Good comment. But on the positive side though, profiling can be personally useful, therapeutic, and preventative in a positive way.

      Just last week a friend said he’d been identified, profiled, as being at risk for a certain kind of misbehavior. So? He went to a therapist – and went to work trying to prevent it. Sucessfully by the way.

  • Neil Godfrey
    2015-08-22 19:21:05 UTC - 19:21 | Permalink

    Just to point out that there is no personal profiling involved in the above (except that members recruited are generally without psychological “problems” and thus potentially unreliable). It’s about networks, not profiles.

    Fwiw, too, the comparison of the post goes no further than the recruiting techniques. The list of cult characteristics I set out are not intended to be compared with terrorist groups. I was responding to a specific question about cults themselves.

  • David Ashton
    2015-08-22 19:33:19 UTC - 19:33 | Permalink

    OK, but are there similarities? If so, worth an inquiry. Time permitting, it is worth digging out recent research.

  • anon
    2015-08-23 04:24:43 UTC - 04:24 | Permalink

    I agree with newtonfinn
    Inquiry should be taken to all avenues so that we can better understand ourselves…but some paths of inquiry will also lead to dead ends…which we will have to accept….It is interesting to compare cults and terrorism—but the only group of terrorists that might fit is the KKK white terrorist group of the U.S…..?….

    There are 2 conditions that lead to immoral violence—thugs with guns and such elements backed with power (often state power) or a power vacuum (lack of power). ISIS did arise from a power vacuum but it also has powerful backers—the Saudi and the ex-Baathists. Burma’s terrorist monks of the 969 movement have the state behind them—that is, they are allowed by the police (and therefore the sate) to commit violence against minorities. The Hindutva-RSS Hindu terrorists had the state government behind their massacres….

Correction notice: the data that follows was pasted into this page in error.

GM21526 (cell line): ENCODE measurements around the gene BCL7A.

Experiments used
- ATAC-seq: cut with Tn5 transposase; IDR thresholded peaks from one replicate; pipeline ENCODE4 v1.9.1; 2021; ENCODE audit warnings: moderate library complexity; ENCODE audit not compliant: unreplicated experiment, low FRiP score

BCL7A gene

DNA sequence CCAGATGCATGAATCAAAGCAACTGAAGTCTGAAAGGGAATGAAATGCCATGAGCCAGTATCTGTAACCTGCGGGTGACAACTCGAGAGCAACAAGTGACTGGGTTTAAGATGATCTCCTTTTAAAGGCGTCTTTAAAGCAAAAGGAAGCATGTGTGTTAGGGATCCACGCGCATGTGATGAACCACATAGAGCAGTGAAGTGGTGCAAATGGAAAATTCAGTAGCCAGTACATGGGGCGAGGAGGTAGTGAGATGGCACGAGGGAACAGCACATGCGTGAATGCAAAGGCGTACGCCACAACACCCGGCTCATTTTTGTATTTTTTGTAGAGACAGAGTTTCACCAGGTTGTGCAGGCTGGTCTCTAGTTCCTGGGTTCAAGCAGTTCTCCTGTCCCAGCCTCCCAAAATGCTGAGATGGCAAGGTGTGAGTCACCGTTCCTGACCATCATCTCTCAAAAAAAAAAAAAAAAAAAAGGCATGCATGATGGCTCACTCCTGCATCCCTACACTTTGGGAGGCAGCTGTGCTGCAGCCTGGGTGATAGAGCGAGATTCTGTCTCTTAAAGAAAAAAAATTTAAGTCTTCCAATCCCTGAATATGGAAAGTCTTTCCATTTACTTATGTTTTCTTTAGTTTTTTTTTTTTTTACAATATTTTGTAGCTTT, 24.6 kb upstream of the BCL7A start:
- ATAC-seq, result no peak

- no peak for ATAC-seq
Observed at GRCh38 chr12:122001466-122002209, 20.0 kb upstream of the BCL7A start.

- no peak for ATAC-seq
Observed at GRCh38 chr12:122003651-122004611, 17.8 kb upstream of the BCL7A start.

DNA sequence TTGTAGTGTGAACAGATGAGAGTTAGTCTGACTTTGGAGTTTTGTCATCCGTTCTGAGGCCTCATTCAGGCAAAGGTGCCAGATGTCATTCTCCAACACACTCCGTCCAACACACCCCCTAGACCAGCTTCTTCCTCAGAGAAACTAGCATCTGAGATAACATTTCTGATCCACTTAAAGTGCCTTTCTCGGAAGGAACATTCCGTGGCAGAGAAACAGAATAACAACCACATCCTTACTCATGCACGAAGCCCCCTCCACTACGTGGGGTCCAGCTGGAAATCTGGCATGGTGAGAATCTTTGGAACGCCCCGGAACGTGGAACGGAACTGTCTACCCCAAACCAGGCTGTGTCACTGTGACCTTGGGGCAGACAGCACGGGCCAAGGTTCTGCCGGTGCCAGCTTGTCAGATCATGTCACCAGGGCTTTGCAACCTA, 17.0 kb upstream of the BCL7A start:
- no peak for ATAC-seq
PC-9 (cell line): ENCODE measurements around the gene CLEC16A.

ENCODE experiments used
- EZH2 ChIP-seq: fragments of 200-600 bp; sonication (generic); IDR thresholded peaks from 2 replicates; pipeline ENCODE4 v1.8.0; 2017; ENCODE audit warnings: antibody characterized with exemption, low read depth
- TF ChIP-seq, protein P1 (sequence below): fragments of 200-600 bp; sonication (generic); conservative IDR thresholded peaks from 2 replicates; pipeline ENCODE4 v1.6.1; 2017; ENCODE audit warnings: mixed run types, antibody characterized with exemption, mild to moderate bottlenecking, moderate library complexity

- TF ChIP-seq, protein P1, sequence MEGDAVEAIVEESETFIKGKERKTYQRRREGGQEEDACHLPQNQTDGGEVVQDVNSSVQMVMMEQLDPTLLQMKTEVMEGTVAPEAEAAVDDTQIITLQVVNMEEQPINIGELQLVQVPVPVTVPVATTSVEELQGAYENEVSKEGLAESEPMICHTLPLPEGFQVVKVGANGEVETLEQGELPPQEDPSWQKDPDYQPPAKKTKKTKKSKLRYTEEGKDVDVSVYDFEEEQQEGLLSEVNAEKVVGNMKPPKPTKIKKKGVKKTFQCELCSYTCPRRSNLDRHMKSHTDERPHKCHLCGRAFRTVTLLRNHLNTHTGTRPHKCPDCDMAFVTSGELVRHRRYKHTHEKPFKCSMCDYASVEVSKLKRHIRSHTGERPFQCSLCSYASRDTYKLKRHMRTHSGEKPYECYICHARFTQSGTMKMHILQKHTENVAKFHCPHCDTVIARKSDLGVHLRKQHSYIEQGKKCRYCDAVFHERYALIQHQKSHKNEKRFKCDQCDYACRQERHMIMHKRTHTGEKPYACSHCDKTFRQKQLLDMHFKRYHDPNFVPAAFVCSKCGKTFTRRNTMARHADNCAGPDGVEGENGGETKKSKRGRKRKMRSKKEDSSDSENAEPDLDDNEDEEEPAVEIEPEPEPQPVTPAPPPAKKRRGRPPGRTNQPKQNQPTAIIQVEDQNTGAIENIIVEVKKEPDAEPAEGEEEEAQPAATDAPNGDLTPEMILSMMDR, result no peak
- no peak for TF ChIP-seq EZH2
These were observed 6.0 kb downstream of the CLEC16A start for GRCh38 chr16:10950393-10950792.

Nationalism plays a big part in their world-view—“its their land and it belongs to them alone”

    There is another type of terrorism—State terrorism–immoral violence committed against other civilians or against their own civilian populations. China for example uses many means to keep power/control over those in its territories, As does Saudi Arabia and many other countries—those who protest against injustice and oppression are killed, jailed, tortured….Then there is the U.S. and its drone program where pilots go to some base—kill civilians in some faraway location then go back to their families to have dinner!!!…and ofcourse Israel…where its not enough to terrorize the non-Israeli adults—they go off and pick up children to terrorize and torture…..

    What is the common denominator?—these people view the “other” as enemies/not like them. Genocides/democides, wars, massacres, terrorism…all such violence has this element in common—the division of “us” who have the right to live and the “other” who doesn’t…

    If non-state terrorism/violence occurs because of power/lack of—then removing the power backing (hopefully through persuasion and diplomacy) or by strengthening the power structures such as government and law should alleviate some of the problem…the rest is up to the society to heal the wounds they have by changing their world view from division (“us” vs “them”) to that of “we are one”–Unity……

    State terrorism is a more difficult problem……

  • anon
    2015-08-23 05:05:48 UTC - 05:05 | Permalink

    @ Neil
    The list was informative…thankyou

  • Pingback: Vridar » The Founder of Islamist Extremism and Terrorism

  • Leave a Reply

    Your email address will not be published. Required fields are marked *